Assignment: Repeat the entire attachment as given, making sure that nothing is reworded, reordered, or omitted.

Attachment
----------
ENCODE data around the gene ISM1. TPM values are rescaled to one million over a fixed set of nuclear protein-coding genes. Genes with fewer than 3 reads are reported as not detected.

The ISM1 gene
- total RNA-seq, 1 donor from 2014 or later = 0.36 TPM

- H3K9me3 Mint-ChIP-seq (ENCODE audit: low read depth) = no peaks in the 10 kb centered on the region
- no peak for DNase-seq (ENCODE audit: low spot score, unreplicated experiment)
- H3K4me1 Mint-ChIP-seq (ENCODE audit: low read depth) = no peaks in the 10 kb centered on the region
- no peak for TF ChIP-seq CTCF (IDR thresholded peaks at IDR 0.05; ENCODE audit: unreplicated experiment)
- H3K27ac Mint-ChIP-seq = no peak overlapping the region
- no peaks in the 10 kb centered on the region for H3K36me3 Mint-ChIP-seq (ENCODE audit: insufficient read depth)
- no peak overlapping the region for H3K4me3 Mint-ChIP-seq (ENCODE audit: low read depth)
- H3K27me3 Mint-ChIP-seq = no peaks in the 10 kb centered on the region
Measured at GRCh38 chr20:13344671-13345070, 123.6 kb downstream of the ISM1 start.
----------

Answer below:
ENCODE data around the gene ISM1. TPM values are rescaled to one million over a fixed set of nuclear protein-coding genes. Genes with fewer than 3 reads are reported as not detected.

The ISM1 gene
- total RNA-seq, 1 donor from 2014 or later = 0.36 TPM

- H3K9me3 Mint-ChIP-seq (ENCODE audit: low read depth) = no peaks in the 10 kb centered on the region
- no peak for DNase-seq (ENCODE audit: low spot score, unreplicated experiment)
- H3K4me1 Mint-ChIP-seq (ENCODE audit: low read depth) = no peaks in the 10 kb centered on the region
- no peak for TF ChIP-seq CTCF (IDR thresholded peaks at IDR 0.05; ENCODE audit: unreplicated experiment)
- H3K27ac Mint-ChIP-seq = no peak overlapping the region
- no peaks in the 10 kb centered on the region for H3K36me3 Mint-ChIP-seq (ENCODE audit: insufficient read depth)
- no peak overlapping the region for H3K4me3 Mint-ChIP-seq (ENCODE audit: low read depth)
- H3K27me3 Mint-ChIP-seq = no peaks in the 10 kb centered on the region
Measured at GRCh38 chr20:13344671-13345070, 123.6 kb downstream of the ISM1 start.